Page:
Joan Skinner has a lifetime of achievement in the worlds of dance performance and pedagogical innovation.
Early influences included studying dance from the age of six with Cora Belle Hunter, formerly a graduate student of Mabel Ellsworth Todd, author of the groundbreaking “The Thinking Body” in 1937.
Shortly after graduating from Bennington College, Vermont, in 1946, Martha Graham personally invited Joan to join her company, having noticed her in several student performances. Soon Joan was performing major works alongside Merce Cunningham, Paul Taylor and others, and teaching at the Graham school. During this time she was also studying ballet at the School of American Ballet, and was particularly impressed with the teaching of Anatole Oboufhoff, a former partner of Pavlova.
In 1951, having left the Graham company, Joan began working with Merce Cunningham at his studio. She performed in the revolutionary “Sixteen Dances” and “Suite by Chance”, and was one of the Cunningham soloists for the American Dance festival on Broadway in April 1953.
In the following four years, her performing career flourished, including through lengthy and gruelling cross-country tours. During one of them she sustained a ruptured disc, a serious injury threatening her future in dance. It led her to Alexander Technique teacher Judith Liebowitz in New York in 1955. The principles she learned there would prove very influential in her later exploration of movement technique. After a period of study, Joan was able to resume a rigorous, challenging dancing career without further injury.
Following 1957, Joan increasingly focused on teaching, primarily at the University of Illinois in Urbana, Illinois, where she received her Master’s in dance in 1964; as well as at the Walker Art Center and the Tyrone Guthrie Theater in Minneapolis. She also taught experimental classes, in which she began to evolve her own distinctive approach to movement training.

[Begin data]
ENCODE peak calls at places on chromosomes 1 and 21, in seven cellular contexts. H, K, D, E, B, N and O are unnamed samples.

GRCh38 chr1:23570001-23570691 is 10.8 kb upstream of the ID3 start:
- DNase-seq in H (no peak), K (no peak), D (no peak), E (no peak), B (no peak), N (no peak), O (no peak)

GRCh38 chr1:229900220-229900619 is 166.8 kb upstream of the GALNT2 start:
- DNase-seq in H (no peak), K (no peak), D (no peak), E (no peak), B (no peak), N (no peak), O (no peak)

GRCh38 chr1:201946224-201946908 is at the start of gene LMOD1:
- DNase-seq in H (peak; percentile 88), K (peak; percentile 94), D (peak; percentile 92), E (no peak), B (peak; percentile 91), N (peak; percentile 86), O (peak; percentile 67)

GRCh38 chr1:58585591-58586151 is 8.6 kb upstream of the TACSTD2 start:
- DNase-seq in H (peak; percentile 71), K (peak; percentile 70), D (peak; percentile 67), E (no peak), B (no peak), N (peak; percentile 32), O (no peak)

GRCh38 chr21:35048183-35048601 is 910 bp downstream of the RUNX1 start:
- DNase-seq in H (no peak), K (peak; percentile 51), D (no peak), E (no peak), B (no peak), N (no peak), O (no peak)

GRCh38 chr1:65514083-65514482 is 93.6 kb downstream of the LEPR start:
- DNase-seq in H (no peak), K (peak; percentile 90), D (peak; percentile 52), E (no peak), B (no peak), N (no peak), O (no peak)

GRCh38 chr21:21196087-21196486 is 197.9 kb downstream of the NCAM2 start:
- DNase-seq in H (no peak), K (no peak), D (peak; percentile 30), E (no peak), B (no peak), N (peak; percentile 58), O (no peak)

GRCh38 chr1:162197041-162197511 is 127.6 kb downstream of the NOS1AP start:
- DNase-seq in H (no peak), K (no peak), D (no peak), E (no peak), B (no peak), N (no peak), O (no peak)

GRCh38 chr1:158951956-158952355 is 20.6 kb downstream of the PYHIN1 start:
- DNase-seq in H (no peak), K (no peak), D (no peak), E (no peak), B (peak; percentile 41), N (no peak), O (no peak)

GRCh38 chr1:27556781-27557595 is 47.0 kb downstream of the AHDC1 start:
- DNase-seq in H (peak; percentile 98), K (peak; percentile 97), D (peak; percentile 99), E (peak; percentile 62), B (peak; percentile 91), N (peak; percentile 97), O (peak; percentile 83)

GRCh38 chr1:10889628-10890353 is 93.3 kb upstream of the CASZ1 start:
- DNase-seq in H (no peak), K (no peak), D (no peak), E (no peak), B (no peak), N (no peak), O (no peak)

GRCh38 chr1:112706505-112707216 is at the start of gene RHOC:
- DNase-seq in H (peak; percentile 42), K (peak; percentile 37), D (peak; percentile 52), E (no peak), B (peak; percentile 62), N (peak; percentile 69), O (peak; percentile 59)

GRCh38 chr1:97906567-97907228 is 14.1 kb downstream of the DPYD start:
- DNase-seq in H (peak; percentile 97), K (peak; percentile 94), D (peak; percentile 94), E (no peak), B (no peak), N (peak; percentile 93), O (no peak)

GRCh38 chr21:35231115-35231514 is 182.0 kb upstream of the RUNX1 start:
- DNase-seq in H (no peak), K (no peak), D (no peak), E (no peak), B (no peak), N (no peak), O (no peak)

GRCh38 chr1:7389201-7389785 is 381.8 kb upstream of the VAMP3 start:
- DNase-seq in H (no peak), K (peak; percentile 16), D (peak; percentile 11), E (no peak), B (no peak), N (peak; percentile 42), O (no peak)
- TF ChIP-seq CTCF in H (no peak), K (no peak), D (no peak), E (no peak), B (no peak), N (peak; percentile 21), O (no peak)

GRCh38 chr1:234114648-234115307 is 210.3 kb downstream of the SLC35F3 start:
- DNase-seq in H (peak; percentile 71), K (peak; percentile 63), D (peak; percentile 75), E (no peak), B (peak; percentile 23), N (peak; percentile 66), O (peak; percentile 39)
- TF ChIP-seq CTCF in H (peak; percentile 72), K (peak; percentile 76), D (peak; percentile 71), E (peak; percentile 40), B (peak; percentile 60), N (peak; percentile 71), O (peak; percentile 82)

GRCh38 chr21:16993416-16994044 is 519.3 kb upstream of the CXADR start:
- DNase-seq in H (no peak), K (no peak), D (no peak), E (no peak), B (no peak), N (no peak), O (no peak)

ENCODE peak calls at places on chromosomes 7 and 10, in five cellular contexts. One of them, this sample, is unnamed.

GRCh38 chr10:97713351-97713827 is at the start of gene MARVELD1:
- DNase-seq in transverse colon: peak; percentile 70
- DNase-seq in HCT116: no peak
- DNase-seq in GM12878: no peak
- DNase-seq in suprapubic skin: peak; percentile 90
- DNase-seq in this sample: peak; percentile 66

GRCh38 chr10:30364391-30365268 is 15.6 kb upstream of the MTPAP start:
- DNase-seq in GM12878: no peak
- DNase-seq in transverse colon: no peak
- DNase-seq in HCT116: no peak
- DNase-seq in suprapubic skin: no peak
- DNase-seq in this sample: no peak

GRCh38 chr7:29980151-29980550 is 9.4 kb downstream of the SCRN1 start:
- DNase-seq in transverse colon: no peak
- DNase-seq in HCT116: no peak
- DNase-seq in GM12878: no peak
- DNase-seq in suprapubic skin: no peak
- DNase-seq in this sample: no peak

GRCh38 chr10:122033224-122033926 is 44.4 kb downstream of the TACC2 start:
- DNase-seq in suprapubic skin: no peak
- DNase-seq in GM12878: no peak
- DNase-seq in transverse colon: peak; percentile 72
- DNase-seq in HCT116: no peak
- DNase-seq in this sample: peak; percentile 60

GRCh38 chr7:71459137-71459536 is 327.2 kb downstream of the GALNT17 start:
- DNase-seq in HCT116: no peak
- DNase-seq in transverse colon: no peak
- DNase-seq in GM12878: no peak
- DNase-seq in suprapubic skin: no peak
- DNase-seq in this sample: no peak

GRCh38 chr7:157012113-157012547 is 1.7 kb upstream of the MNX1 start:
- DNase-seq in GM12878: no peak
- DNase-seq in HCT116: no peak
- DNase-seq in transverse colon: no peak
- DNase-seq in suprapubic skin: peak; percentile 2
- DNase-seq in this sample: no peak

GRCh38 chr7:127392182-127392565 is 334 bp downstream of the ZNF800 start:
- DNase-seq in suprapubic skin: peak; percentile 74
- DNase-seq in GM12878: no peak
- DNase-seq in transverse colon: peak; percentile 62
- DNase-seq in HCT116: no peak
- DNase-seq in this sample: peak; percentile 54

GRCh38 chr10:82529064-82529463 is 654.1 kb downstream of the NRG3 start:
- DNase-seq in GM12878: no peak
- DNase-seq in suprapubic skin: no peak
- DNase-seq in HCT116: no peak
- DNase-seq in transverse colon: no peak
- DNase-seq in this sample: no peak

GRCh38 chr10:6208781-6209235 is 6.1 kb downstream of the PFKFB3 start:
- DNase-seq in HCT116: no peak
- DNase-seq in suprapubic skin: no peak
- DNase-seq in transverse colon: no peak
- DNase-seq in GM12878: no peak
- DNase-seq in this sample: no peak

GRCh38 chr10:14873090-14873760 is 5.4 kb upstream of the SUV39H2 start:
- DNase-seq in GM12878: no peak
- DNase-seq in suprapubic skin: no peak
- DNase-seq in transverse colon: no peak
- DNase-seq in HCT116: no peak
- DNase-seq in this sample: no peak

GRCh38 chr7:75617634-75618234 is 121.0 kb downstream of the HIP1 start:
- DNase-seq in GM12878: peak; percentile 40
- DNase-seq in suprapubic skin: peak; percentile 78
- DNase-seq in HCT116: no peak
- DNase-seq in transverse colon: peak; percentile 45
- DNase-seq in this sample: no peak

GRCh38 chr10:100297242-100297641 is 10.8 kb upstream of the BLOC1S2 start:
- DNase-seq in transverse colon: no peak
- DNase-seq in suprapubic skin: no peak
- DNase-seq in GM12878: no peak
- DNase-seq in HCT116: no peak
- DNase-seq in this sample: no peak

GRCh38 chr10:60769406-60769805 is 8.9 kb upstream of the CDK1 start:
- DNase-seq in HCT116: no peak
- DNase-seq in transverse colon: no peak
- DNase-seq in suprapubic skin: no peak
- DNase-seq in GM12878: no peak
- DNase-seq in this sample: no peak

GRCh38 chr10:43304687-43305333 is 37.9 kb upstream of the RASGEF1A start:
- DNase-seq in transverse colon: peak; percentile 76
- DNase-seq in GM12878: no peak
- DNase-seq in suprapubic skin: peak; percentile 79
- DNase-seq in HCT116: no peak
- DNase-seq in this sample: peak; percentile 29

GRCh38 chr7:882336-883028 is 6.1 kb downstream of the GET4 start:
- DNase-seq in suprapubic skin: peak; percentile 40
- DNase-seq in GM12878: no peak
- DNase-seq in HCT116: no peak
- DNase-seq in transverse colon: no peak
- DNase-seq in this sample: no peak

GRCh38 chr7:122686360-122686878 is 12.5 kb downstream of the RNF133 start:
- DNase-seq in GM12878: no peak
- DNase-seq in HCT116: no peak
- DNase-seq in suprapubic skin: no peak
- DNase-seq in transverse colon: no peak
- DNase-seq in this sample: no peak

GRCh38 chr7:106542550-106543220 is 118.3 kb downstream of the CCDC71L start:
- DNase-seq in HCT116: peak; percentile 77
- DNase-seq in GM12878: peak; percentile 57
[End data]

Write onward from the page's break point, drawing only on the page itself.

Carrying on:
As a dance faculty member at the University of Illinois in the early 1960’s, Joan was encouraged by her friend and mentor Margaret Erlanger to experiment with graduate students in refining her own approach to technique. It was these students who coined the term “releasing”, to describe their feeling-state throughout Joan’s experimental classes. Among these students were Mary Fulkerson and a handful of other notables who continued practising, developing and communicating these principles following graduation.
Joan eventually became head of the modern dance program at the University of Washington in 1967, where her experimentation continued. What we now know as Skinner Releasing Technique took shape from the early 1970s, as she refined and codified the material and approaches she was developing. A formal teacher training programme first appeared in the mid-1980’s. Since that time over 120 teachers have been trained to pass on Joan's gentle, rigorous and poetic approach to movement, which remains as distinctive and radical as ever.
Now retired, Joan Skinner lives in Seattle, Washington with her husband, jazz composer Jim Knapp.